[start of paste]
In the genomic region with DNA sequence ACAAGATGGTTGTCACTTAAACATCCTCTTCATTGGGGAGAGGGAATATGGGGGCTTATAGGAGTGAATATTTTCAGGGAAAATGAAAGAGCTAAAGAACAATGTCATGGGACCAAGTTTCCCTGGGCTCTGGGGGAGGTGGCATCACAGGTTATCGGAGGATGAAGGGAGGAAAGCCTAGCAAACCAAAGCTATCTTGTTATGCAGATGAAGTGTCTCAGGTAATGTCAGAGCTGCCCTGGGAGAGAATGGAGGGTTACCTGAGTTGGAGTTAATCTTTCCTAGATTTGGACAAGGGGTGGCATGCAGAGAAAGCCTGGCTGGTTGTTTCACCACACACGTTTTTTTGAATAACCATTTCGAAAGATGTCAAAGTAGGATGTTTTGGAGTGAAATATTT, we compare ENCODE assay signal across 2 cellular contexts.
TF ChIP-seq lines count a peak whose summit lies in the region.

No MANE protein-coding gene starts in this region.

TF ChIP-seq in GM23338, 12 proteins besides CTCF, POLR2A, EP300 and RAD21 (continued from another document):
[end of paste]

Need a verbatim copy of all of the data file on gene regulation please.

In the genomic region with DNA sequence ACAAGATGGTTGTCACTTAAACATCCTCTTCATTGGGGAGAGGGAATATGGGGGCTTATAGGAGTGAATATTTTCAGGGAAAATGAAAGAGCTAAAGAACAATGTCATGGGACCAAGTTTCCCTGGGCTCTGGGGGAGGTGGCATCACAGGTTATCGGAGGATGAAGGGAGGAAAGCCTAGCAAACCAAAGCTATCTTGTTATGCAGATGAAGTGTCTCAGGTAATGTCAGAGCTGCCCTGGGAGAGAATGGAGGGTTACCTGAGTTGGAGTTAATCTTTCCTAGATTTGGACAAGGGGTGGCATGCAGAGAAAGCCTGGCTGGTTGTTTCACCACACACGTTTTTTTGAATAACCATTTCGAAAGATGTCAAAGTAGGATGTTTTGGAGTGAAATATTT, we compare ENCODE assay signal across 2 cellular contexts.
TF ChIP-seq lines count a peak whose summit lies in the region.

No MANE protein-coding gene starts in this region.

TF ChIP-seq in GM23338, 12 proteins besides CTCF, POLR2A, EP300 and RAD21 (continued from another document):